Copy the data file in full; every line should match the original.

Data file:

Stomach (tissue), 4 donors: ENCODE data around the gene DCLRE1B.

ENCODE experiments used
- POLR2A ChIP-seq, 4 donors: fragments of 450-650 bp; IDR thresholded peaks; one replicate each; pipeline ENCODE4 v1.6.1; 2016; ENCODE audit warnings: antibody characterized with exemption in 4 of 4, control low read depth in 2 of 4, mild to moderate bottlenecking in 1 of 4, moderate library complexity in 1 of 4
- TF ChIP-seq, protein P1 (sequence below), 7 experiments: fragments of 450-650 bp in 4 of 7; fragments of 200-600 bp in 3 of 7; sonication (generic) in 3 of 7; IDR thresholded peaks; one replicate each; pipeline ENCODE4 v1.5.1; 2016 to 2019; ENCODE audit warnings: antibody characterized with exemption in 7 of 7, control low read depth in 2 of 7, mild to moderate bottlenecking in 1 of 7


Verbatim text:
Stomach (tissue), 4 donors: ENCODE data around the gene DCLRE1B.

ENCODE experiments used
- POLR2A ChIP-seq, 4 donors: fragments of 450-650 bp; IDR thresholded peaks; one replicate each; pipeline ENCODE4 v1.6.1; 2016; ENCODE audit warnings: antibody characterized with exemption in 4 of 4, control low read depth in 2 of 4, mild to moderate bottlenecking in 1 of 4, moderate library complexity in 1 of 4
- TF ChIP-seq, protein P1 (sequence below), 7 experiments: fragments of 450-650 bp in 4 of 7; fragments of 200-600 bp in 3 of 7; sonication (generic) in 3 of 7; IDR thresholded peaks; one replicate each; pipeline ENCODE4 v1.5.1; 2016 to 2019; ENCODE audit warnings: antibody characterized with exemption in 7 of 7, control low read depth in 2 of 7, mild to moderate bottlenecking in 1 of 7